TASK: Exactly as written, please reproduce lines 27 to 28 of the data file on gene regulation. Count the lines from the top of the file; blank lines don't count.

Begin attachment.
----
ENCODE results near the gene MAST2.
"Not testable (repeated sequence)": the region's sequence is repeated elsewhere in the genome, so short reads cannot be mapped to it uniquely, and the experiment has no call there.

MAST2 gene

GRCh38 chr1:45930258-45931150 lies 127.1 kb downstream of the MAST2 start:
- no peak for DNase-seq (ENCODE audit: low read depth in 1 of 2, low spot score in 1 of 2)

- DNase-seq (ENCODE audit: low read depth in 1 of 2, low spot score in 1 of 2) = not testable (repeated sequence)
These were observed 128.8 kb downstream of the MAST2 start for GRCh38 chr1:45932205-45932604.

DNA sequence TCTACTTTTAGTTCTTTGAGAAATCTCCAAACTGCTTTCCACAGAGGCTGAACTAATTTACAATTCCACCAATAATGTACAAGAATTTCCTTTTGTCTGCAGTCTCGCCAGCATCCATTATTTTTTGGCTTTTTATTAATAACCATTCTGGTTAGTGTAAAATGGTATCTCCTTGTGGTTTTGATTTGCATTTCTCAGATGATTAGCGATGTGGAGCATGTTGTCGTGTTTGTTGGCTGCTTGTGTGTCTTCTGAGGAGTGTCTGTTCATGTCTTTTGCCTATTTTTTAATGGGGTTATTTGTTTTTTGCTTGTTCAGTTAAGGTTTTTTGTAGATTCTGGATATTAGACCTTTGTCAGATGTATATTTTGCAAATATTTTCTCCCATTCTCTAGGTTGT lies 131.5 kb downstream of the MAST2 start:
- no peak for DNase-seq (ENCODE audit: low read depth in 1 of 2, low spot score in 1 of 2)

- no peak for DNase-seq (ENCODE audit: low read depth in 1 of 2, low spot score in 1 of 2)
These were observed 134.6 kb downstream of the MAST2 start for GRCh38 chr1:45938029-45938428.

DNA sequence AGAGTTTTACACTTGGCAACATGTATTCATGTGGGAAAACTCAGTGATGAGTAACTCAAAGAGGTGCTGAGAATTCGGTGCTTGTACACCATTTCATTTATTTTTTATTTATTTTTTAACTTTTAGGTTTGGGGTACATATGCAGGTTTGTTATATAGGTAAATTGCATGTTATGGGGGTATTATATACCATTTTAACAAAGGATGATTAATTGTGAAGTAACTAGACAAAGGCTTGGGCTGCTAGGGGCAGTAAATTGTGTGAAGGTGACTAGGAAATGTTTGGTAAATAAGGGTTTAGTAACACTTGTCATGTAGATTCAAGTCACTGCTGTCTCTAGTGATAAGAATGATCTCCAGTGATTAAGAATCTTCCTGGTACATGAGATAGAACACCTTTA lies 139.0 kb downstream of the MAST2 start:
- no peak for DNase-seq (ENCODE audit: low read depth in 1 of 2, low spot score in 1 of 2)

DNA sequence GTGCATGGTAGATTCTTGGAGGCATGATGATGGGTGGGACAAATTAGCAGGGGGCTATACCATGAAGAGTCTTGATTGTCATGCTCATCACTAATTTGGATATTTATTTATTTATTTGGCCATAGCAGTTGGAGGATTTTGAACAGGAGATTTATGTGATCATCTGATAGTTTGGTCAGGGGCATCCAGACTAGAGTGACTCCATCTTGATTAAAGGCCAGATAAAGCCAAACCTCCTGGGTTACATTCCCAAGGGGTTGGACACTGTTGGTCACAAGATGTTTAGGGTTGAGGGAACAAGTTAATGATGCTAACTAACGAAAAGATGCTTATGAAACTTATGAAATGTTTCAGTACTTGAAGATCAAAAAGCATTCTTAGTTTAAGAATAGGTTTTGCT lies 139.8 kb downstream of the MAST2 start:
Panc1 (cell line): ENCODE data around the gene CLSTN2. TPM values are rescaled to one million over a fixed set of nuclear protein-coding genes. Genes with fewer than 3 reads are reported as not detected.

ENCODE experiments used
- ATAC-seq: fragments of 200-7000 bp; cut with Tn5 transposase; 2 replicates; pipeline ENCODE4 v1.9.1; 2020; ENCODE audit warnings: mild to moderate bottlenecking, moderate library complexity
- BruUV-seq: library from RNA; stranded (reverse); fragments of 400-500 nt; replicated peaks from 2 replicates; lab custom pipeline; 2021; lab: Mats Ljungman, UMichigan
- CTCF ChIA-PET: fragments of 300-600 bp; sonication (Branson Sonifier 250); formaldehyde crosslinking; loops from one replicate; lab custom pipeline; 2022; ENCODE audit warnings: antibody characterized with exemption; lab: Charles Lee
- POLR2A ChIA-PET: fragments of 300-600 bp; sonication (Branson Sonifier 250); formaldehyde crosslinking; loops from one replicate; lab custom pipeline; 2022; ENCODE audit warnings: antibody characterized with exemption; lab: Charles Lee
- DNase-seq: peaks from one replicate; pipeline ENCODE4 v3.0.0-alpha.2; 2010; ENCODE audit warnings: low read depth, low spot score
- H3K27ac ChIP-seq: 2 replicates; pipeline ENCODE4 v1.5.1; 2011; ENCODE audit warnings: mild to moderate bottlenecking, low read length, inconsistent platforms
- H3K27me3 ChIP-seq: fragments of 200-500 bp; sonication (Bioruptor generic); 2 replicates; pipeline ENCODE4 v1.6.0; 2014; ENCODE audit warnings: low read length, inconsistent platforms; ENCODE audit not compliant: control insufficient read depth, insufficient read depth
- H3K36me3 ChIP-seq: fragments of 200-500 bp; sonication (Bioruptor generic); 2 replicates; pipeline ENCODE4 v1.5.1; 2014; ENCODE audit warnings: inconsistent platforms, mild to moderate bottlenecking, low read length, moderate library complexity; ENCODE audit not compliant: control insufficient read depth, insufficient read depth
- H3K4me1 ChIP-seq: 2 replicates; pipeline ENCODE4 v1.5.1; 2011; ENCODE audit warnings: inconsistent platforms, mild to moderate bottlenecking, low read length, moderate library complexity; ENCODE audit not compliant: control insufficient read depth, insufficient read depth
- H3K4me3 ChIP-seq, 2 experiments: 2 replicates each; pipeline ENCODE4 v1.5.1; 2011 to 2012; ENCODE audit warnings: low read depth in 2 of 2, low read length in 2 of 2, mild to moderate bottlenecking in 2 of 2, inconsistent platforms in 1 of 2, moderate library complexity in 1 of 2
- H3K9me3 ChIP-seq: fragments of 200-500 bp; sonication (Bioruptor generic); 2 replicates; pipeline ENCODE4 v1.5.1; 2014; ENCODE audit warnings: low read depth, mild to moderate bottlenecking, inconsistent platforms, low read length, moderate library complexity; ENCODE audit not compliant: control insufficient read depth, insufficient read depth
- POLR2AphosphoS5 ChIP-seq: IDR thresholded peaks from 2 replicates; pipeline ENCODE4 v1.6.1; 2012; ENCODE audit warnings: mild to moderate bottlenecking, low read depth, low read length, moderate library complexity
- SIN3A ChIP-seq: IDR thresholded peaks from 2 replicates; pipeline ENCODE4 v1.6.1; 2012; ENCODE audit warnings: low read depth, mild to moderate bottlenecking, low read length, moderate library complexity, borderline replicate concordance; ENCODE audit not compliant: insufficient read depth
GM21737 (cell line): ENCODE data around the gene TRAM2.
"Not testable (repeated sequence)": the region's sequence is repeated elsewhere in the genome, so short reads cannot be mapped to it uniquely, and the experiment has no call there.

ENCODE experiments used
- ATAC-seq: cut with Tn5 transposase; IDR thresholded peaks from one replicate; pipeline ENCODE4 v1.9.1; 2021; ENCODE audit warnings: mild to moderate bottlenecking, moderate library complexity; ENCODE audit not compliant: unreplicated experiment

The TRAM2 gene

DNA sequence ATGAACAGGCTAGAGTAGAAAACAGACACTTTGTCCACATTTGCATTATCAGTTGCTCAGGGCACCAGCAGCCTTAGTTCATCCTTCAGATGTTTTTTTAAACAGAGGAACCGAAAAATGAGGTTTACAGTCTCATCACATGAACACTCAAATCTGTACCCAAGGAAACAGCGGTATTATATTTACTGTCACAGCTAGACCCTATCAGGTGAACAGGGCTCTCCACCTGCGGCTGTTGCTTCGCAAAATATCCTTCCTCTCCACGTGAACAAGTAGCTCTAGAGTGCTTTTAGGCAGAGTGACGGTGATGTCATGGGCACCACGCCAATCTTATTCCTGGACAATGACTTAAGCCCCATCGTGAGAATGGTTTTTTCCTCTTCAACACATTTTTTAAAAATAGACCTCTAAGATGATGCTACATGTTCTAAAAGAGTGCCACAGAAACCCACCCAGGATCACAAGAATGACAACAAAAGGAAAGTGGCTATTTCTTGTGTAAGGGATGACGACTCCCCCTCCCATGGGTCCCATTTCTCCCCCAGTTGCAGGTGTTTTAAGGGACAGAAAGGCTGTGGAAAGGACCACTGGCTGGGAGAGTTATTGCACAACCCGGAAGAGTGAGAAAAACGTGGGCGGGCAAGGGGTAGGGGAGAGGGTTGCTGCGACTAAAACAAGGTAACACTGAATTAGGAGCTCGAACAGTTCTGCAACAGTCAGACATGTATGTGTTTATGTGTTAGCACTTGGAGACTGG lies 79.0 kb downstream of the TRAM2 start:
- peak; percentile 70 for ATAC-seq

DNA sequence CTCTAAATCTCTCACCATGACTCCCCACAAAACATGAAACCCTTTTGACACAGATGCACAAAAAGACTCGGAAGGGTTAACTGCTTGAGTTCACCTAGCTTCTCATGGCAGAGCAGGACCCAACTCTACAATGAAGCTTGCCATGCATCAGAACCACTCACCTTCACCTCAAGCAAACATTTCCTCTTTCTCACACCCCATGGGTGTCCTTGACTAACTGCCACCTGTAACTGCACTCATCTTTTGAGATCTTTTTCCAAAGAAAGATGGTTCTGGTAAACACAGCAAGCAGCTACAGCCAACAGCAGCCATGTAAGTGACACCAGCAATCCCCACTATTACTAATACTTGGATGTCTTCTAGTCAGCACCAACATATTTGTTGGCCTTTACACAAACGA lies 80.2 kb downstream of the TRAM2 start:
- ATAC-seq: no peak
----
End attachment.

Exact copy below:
- H3K9me3 ChIP-seq: fragments of 200-500 bp; sonication (Bioruptor generic); 2 replicates; pipeline ENCODE4 v1.5.1; 2014; ENCODE audit warnings: low read depth, mild to moderate bottlenecking, inconsistent platforms, low read length, moderate library complexity; ENCODE audit not compliant: control insufficient read depth, insufficient read depth
- POLR2AphosphoS5 ChIP-seq: IDR thresholded peaks from 2 replicates; pipeline ENCODE4 v1.6.1; 2012; ENCODE audit warnings: mild to moderate bottlenecking, low read depth, low read length, moderate library complexity